Traveling in Soja
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- One of the most beloved traditional folktales of Japan is “Momotaro”, or Peach Boy. This tale is strongly associated with Okayama, and you can find homages to it all over town, sometimes in rather unexpected ways. Momotaro The present form of this tale is believed to have been written during the Edo period, and the main plot tells the story of a childless couple who find a child inside a peach, which was floating down the river. They named him Momotaro, a combination of “Momo”, the Japanese word for peach and Taro, a name commonly given to the eldest son.In the tale, Momotaro grows up to become a strong man who eventually leaves his parents in order to go and fight demons on a distant island. However, there are variants of the tale where Momotaro instead grows up to becomes a lazy person who doesn’t do anything but sleep all day as well.As mentioned, this tale is strongly associated with Okayama, and it is sometimes believed that the island where he went to fight the demons was Megijima, one of the many islands in the Seto Inland Sea.Japanese cities in general are very fond of making something, or someone, their mascot. And in the case of Okayama, their character of choice ended up being Momotaro. Hence, you can find a myriad of different foods, places and even means of transportation that has been named after the character. The first and most obvious one will greet you as soon as you step out of Okayama Station. On the plaza in front of the massive building, you’ll find a big statue depicting the adult version of Momotaro, with some of the allies from the tale, including a dog and a monkey. Momotaro Walking past the plaza, you’ll get to the main street running towards the eastern part of town (towards Okayama Castle and Korakuen). This wide boulevard is, unsurprisingly, named Momotaro Odori or Momotaro Street. It is about one kilometer long and you will find several statues depicting the peach boy and his friends as you walk along it. Momotaro ©NAVITIME JAPAN. Travel Info Check out our travel tips to make your trip better!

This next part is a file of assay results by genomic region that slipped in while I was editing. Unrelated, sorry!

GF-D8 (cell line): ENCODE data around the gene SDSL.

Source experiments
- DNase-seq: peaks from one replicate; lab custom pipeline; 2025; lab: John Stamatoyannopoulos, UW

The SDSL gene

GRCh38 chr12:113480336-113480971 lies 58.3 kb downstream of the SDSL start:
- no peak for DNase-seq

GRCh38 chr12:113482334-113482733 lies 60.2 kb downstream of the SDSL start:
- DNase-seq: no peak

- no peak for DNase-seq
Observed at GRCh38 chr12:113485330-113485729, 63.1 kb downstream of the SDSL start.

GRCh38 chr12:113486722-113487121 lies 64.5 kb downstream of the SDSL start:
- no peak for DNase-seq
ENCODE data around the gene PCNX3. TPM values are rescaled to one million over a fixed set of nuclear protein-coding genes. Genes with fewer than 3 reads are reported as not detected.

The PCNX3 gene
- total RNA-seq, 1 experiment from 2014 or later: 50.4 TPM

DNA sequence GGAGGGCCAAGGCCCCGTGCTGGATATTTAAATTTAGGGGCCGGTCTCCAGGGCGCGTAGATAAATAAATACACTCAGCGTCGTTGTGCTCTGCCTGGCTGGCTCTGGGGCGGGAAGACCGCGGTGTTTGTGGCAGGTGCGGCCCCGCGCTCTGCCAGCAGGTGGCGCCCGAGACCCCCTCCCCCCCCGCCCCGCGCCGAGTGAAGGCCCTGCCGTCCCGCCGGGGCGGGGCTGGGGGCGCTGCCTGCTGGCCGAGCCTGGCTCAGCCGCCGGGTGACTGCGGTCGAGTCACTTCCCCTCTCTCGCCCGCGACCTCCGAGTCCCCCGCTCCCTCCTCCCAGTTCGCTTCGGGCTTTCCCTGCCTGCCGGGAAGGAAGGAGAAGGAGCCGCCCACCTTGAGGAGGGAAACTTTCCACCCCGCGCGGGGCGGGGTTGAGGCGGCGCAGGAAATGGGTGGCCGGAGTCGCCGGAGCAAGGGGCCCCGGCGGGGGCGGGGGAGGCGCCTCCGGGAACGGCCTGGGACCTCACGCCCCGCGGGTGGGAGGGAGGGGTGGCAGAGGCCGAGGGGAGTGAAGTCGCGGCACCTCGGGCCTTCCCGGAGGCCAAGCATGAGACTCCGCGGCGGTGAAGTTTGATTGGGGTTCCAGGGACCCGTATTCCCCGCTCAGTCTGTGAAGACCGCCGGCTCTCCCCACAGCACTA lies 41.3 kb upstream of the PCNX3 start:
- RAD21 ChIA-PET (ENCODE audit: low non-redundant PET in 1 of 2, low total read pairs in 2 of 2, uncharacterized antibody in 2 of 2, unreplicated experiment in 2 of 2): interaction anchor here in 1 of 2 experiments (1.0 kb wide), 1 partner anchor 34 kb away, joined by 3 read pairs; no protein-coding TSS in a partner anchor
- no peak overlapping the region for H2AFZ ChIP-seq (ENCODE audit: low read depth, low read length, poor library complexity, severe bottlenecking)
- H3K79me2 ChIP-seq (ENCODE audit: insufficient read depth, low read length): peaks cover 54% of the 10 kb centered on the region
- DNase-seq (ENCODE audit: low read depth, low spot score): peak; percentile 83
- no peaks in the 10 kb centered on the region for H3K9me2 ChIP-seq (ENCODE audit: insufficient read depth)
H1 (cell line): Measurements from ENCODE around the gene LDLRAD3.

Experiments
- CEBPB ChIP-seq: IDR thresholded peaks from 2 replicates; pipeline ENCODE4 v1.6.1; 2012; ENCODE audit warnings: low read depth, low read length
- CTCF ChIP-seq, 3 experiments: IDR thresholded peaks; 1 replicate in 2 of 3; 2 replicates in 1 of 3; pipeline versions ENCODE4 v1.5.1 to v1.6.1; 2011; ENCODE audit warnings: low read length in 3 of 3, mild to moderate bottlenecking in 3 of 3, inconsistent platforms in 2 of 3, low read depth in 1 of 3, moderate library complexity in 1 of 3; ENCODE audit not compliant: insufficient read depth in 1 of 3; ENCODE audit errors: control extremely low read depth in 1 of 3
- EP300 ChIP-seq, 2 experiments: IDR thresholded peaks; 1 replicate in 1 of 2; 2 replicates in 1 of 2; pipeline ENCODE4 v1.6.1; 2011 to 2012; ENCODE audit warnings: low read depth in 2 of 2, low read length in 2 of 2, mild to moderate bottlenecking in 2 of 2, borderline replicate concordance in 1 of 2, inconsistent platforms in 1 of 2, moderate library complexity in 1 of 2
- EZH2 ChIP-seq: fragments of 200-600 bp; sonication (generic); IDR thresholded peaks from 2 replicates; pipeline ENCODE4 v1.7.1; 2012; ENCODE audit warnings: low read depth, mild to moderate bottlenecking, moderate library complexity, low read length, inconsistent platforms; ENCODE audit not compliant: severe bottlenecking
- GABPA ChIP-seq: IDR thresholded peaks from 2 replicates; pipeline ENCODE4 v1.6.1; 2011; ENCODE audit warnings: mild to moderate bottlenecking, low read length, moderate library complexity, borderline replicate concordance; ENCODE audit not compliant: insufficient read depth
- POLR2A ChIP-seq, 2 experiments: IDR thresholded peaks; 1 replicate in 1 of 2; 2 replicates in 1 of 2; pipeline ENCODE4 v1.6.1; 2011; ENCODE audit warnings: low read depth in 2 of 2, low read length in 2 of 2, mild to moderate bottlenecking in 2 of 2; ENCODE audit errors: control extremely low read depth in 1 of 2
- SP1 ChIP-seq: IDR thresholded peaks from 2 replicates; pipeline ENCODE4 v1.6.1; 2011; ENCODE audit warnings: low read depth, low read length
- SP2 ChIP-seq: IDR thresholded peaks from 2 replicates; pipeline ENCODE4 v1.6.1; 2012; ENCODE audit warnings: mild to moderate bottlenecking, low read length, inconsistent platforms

- Nomaru Engei Kibiji Farm
- Tourist Ranch / Farm
- Okayama Pref. Soujashi Nishigori 411-1
実りの秋、紅葉の秋、なので。 五重塔で有名な備中国分寺からも近い、てても規模の大きな産直です。 駐車場も売り場も広く、飲食店や物販店が充実しています。 とても混みあうので、その点だけ覚悟が必要です。
- Bicchu Soja Shrine
- Okayama Soja-shi Soja 2-18-1
Soja Shrine is right in the city and very close to the station. We had not a lot of time before our train and the end of our bicycle rental period, but we had plenty of time to thoroughly visit the...
- Iyama Hofukuji Temple
- Okayama Pref. Soujashi Ijirino 1968
- Bitchukokubun-ji Temple
- Okayama Pref. Soujashi Kambayashi 1046
- Komorizuka Burial Mound
- Ruin / Grave / Ancient Tomb
- Okayama Pref. Soujashi Kambayashi
Overshadowed by Hiroshima to the west and the Kansai region to the east, Okayama is an easy spot to miss but a nature-rich gem where the Seto Inland Sea laps at its toes and peach and grape farms complete its interior. One of Japan's Three Great Gardens, Koraku-en in Okayama city is well worth a visit before progressing to Kurashiki, where preserved wooden Edo buildings line the picturesque canal.
Best of Okayama
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